NON-FICTION: BRIMFUL OF ASHAArchive
Bollywood will remain indebted to two Ashas for as long as films are produced in India. One, Asha Bhosle, captured the imagination of listeners with her voice and the other, Asha Parekh, brought those imaginations to life.
The veteran actress may not have been as active on screen for as long as some of her contemporaries, but her impact is undeniable. The Hit Girl is the story of Parekh, an inspiration for many with her acting and lately, philanthropy.
For nearly 15 years, Parekh ruled the hearts of millions with her smile, her style and her dance moves that made her an iconic star of the silver screen. A string of successful films in the 1960s led her to become known as ‘The Hit Girl’ and she carried the tag well into the ’70s with films such as Kati Patang, Mera Gaon Mera Desh and Caravan.
The darling of Indian cinema from the 1960s and ’70s has decided that now is the time to tell all
It is therefore quite appropriate that the title of her autobiography should also be The Hit Girl. Written in collaboration with her favourite journalist, Khalid Mohamed, with a foreword by Bollywood superstar Salman Khan, Parekh’s book talks about everything from the author’s failed romance to a successful career to life beyond films. She is forthright about her struggles, describing the challenges of growing up with parents who belonged to different religions. The beginning of her career wasn’t smooth either as she relates how she was dropped from her possible debut, Goonj Uthi Shehnai, in favour of another actress. However, perseverance paid off and she wrote herself a success story by choosing the right projects and letting go of many films that may have seemed ‘better’, but could have actually had a negative effect on her career.
The book is peppered with a number of anecdotes that Parekh’s fans would find interesting, such as the time she and some members of the cast got lost during the shooting of Hum Hindustani, the time her leading man refused to embrace her as her mother was present on set, or when she got to dance with her matinee idol, Vyjayanthimala. She writes about the occasions when she took a stand, such as refusing a role in the film Waqt as she was not interested in playing a side heroine, explains why she avoided being cast in Aradhana, and how she managed to dance to Western tunes in the film Teesri Manzil. She narrates all these incidents in a conversational style, as though the reader were sitting in a chair beside her. Credit for this engagingly constructed narrative goes to Mohamed who keeps the veteran actress relevant to the modern audience.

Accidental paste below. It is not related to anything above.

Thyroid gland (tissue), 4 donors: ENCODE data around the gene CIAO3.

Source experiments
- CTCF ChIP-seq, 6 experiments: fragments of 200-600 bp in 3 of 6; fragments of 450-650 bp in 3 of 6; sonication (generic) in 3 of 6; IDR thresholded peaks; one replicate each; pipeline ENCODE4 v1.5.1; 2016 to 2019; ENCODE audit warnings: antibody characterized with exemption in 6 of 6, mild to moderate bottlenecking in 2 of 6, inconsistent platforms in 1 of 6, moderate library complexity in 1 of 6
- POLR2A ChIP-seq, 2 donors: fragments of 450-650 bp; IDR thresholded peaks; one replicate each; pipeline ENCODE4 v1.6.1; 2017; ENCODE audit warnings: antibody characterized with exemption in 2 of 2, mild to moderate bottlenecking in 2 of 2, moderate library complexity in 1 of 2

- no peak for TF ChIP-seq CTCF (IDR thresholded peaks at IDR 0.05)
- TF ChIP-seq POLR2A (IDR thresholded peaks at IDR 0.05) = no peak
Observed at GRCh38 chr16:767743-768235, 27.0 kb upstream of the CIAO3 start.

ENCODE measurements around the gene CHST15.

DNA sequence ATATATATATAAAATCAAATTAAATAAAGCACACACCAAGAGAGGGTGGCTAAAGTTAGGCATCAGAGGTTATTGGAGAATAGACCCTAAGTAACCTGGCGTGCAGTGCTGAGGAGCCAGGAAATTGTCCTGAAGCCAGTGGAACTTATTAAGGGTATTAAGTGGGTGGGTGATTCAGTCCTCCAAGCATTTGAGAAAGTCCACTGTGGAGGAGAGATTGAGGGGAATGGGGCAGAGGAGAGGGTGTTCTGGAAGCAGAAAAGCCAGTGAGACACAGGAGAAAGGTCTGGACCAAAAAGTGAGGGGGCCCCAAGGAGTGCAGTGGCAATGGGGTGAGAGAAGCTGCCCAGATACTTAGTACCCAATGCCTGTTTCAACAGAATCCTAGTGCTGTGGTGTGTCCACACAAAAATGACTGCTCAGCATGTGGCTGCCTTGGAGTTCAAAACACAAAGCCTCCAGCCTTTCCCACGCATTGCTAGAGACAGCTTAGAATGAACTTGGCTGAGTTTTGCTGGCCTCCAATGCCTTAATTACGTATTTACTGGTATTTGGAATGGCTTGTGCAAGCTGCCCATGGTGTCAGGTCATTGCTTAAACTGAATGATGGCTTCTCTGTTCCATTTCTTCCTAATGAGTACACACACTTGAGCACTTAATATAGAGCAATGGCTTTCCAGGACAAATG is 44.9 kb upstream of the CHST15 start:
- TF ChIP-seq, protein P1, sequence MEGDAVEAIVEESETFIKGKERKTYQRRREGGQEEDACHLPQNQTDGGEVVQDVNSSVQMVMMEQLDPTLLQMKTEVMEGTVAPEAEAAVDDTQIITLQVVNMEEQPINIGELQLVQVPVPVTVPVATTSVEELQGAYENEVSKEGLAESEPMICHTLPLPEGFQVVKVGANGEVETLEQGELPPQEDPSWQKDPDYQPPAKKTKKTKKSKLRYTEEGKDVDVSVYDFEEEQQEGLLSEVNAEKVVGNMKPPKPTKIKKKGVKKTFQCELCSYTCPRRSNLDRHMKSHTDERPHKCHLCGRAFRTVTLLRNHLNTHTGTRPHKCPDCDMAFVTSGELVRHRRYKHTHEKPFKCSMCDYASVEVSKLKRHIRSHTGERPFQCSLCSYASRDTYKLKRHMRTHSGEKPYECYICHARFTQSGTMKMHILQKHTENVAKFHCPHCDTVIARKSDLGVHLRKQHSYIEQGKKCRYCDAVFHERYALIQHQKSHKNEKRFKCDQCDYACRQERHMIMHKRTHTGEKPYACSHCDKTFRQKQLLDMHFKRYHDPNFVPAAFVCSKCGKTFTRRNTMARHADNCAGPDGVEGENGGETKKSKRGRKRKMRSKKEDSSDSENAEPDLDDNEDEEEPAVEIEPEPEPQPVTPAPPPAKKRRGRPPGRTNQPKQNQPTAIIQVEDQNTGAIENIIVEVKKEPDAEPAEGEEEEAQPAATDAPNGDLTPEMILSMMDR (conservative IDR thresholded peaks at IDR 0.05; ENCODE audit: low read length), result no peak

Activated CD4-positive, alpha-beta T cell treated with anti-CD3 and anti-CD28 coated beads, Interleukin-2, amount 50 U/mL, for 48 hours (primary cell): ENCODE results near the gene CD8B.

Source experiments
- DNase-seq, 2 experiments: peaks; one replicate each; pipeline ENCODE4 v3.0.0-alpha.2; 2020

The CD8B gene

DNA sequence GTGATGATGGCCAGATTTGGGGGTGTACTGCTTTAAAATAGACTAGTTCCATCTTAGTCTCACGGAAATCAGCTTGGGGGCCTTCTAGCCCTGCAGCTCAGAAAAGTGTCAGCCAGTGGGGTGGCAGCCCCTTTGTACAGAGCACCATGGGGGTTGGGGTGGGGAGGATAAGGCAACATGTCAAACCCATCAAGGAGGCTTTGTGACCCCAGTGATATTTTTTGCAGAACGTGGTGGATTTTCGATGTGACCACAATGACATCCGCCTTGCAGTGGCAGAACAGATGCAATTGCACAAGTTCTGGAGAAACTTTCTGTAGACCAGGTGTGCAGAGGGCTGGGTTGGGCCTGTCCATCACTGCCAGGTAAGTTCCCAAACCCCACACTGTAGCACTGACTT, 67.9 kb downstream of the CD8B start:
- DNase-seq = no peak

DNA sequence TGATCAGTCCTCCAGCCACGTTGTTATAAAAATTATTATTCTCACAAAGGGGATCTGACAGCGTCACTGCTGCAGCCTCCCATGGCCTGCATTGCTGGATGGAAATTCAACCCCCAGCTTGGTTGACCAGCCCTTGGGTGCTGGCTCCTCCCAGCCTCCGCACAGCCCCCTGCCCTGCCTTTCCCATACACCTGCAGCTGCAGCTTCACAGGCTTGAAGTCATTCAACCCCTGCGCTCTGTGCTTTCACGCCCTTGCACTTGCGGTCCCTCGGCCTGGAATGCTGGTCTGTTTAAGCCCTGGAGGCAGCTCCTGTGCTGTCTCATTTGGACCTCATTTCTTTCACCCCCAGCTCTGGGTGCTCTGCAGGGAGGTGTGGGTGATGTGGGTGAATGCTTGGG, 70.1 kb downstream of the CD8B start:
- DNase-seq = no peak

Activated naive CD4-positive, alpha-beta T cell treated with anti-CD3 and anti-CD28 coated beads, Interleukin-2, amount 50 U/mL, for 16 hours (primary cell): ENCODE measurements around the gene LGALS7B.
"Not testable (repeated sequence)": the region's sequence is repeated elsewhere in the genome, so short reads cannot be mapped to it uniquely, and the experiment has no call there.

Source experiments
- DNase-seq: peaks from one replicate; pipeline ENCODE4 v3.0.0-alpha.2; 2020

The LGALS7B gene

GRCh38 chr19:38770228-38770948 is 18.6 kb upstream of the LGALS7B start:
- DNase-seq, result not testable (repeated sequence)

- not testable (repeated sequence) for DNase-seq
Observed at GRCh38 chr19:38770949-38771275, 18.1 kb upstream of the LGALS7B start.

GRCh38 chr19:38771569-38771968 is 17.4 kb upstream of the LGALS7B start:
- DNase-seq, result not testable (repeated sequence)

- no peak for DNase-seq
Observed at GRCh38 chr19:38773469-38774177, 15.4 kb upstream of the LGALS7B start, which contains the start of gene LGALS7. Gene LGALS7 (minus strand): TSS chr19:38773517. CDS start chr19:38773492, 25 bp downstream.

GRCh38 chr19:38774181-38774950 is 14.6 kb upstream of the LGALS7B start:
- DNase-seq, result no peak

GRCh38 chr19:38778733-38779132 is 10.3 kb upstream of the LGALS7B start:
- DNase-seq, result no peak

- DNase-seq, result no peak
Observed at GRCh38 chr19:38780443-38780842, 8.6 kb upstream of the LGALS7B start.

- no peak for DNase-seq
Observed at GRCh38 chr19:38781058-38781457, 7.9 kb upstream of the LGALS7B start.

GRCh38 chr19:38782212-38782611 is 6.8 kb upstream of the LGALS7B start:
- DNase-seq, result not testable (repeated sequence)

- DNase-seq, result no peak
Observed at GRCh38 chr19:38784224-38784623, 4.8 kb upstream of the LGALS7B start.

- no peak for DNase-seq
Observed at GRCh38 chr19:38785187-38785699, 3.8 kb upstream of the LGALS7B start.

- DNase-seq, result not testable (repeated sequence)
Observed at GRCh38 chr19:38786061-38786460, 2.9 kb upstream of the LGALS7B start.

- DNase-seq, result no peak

One quite interesting story is how, during the shooting of Dil Deke Dekho in which Parekh made her debut as a heroine, actress Geeta Bali — 12 years her senior — wanted to adopt her. As it was not possible to actually do so, Bali asked Parekh to call her and her husband ‘Chachi’ and ‘Chacha.’ However, since Bali’s husband Shammi Kapoor was Parekh’s leading man in the film, she chose to address Bali as ‘Chachi’ and Kapoor as ‘Shammi Ji.’
Parekh has her fair share of regrets in life, such as not being able to share the screen with such leading heroes of her time as Raj Kapoor, Dilip Kumar, and Uttam Kumar or play opposite Amitabh Bachchan as a heroine. There is plenty of mention of the matinee idols she did work with, though, such as Sunil Dutt, Rajesh Khanna, Jeetendra and Joy Mukherjee (whom she terms responsible for several back injuries sustained on set). She once left a shooting because of Dharmendra’s excessive drinking; the next time they worked together he had to ask her permission if he wanted a drink. She recounts how she couldn’t deal working with the younger lot — actor Govinda once showed up on set at 6.30 pm when the time given was 9.30 am — and was appalled by ‘Kaanta Laga’, the remixed version of her hit song ‘Bangle ke Peeche’ from Samadhi.
She talks candidly about the difficulty in transitioning to mature roles, playing the sister-in-law or the mother, a change that began with Main Tulsi Tere Aangan Ki and led to a phase in her life that caused her to seek psychiatric help. Her stint as chief of the Central Board of Film Certification and the controversies it brought is discussed, as well as her forays into television production and philanthropic activities.
She also explains why she never married: producer, director and screenwriter Nasir Hussain, who cast her in Dil Deke Dekho, was the love of her life. He was married with children and out of respect for his family, the two never made their relationship public. Pakistan also gets a mention, as Parekh writes that she wasn’t granted a visa for the country to attend her uncle’s wedding in Karachi, back in the days of Gen Ayub Khan.
The reviewer writes about film, television and popular culture
The Hit Girl
By Asha Parekh and
Om Books, India
Published in Dawn, Books & Authors, August 20th, 2017